|From the Strategic to the Tactical: Four Experts Offer Advice
Law firms and the professionals who help market them face a wide range of challenges and opportunities. These issues range from strategic (such as positioning or branding) to tactical (such as honing better presentation skills). At a September 26 program hosted by Reed Smith LLP, members of the Delaware Valley Law Firm Marketing Group heard four experts expound for 10 minutes each on issues that local firms and their marketers deal with every day.
Positioning Your Brand
Martin McLaughlin of Mosaic Partners noted that law firms compete in a very fragmented market: the United States has 250,000 law firms: 900 with more than 50 lawyers; 22 percent with four to 49 lawyers; and 76 percent with fewer than four lawyers.
Firms also are facing an increasingly competitive landscape. The Fortune 1000 companies are working with fewer firms. According to published reports, companies will reduce the number of firms used from an average of 75 to fewer than 40 in 2006. Businesses are consolidating, resulting in fewer clients and more competition for legal work.
How can firms differentiate themselves? Client service often is not segmented or prioritized among clients. Lawyers/law firms often don’t understand buyers’ needs. Practice groups are emerging as the driver of work and profits; firm-wide knowledge is not shared or used. Branding is tactical, often driven by marketing, not strategic, McLaughlin said.
Law firms must understand where they capture value, he said. For example, in many firms 10 percent of clients generate 70 percent of revenue; 20 percent of clients generate 80 percent of revenue; and 50 percent generate 97 percent of revenue. Law firms must know their buyer and communicate in a tailored fashion how the service is (and must be) different for different buyers. This is especially true for services perceived as a commodity, he said. Firms that have good client relationship management (CRM) systems should take advantage of the information in them to find out which clients provide the most value to the firm. Firms that don’t share that information will miss opportunities to target services, he said.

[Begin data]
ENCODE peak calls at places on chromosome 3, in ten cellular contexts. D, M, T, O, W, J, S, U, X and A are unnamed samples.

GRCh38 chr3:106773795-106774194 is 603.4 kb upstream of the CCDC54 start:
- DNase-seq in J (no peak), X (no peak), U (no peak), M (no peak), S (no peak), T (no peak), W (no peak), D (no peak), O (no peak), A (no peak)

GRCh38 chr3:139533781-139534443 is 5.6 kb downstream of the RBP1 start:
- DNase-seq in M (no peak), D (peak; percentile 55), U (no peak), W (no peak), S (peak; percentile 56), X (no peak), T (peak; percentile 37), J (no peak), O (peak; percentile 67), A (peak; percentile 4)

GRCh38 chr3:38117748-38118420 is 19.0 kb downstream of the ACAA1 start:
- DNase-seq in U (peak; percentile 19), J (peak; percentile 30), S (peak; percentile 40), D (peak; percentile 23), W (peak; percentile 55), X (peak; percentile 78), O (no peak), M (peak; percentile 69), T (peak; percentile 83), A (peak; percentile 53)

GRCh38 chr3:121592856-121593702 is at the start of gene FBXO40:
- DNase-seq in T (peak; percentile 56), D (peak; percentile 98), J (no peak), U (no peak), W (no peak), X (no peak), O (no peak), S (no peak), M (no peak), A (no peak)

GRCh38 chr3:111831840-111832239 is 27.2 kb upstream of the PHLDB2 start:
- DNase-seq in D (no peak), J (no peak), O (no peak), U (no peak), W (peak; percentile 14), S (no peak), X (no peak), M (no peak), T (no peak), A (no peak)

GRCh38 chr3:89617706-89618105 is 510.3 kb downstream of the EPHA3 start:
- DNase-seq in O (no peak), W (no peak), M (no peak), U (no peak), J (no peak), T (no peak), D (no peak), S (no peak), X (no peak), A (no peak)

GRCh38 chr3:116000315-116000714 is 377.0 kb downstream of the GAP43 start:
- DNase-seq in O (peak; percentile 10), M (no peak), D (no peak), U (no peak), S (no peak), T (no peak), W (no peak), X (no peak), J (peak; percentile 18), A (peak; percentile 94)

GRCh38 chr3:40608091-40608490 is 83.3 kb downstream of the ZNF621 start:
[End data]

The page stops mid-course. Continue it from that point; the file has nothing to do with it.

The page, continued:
McLaughlin said law firms must ask: who are we; what do we do; who are our target clients; what do clients want; what are clients’ needs; why do clients work with this firm and not another firm; can everyone in the firm communicate the "brand?"
McLaughlin also encouraged the audience to read Fred Reichheld’s book, The Ultimate Question: Driving Good Profits and True Growth. The book describes how firms turn customers/clients into promoters (published by Harvard Business School Press, 2006).
Pitching for business is a learned art. One of the most valuable skills for any professional in marketing is effective presentation skills. Former television reporter Jill Chernekoff, now a public speaking consultant and coach, commented that every time we talk with someone outside our own homes, we are making a presentation. To overcome the fear nearly all of us have about public speaking, we need to avoid the "noise" in our heads – the doubts we have that prevent us from communicating effectively. Her tips:
– using "you" creates a gap between speaker and audience. Lose the need to be right.
The number one goal of any presentation is relatedness – it’s how you connect with your audience.
Show that you care – talk with the audience to learn what they care about.
Know what your "elevator" speech is – who you are, what distinguishes you from others, what you do, what problem you solve. Your goal is to create connectedness – leave them wanting more.
Maintain eye contact. Talk to individuals within the group/audience. Be sure to wear your nametag on the right side, where it’s easier to read when shaking hands.
Know your PAL: Purpose; Audience; Logistics. Arrive early for meetings/speeches; get to know the AV person, etc. If you use PowerPoint, remember that you are the "power" – know how to use it correctly.